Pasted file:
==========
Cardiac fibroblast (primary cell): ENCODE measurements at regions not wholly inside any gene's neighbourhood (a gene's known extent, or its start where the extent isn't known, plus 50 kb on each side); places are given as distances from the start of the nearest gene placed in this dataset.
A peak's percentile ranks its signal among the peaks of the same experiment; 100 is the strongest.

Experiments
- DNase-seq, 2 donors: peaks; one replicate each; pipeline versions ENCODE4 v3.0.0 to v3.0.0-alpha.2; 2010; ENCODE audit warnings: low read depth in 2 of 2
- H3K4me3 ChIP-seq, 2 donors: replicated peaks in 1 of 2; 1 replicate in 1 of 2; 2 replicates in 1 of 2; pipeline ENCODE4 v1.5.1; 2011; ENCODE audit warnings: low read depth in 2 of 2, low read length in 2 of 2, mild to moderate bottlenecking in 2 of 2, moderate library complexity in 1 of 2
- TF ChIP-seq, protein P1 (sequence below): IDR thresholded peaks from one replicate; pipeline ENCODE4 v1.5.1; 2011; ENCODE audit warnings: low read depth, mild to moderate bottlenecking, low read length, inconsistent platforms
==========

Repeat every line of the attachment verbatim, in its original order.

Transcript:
Cardiac fibroblast (primary cell): ENCODE measurements at regions not wholly inside any gene's neighbourhood (a gene's known extent, or its start where the extent isn't known, plus 50 kb on each side); places are given as distances from the start of the nearest gene placed in this dataset.
A peak's percentile ranks its signal among the peaks of the same experiment; 100 is the strongest.

Experiments
- DNase-seq, 2 donors: peaks; one replicate each; pipeline versions ENCODE4 v3.0.0 to v3.0.0-alpha.2; 2010; ENCODE audit warnings: low read depth in 2 of 2
- H3K4me3 ChIP-seq, 2 donors: replicated peaks in 1 of 2; 1 replicate in 1 of 2; 2 replicates in 1 of 2; pipeline ENCODE4 v1.5.1; 2011; ENCODE audit warnings: low read depth in 2 of 2, low read length in 2 of 2, mild to moderate bottlenecking in 2 of 2, moderate library complexity in 1 of 2
- TF ChIP-seq, protein P1 (sequence below): IDR thresholded peaks from one replicate; pipeline ENCODE4 v1.5.1; 2011; ENCODE audit warnings: low read depth, mild to moderate bottlenecking, low read length, inconsistent platforms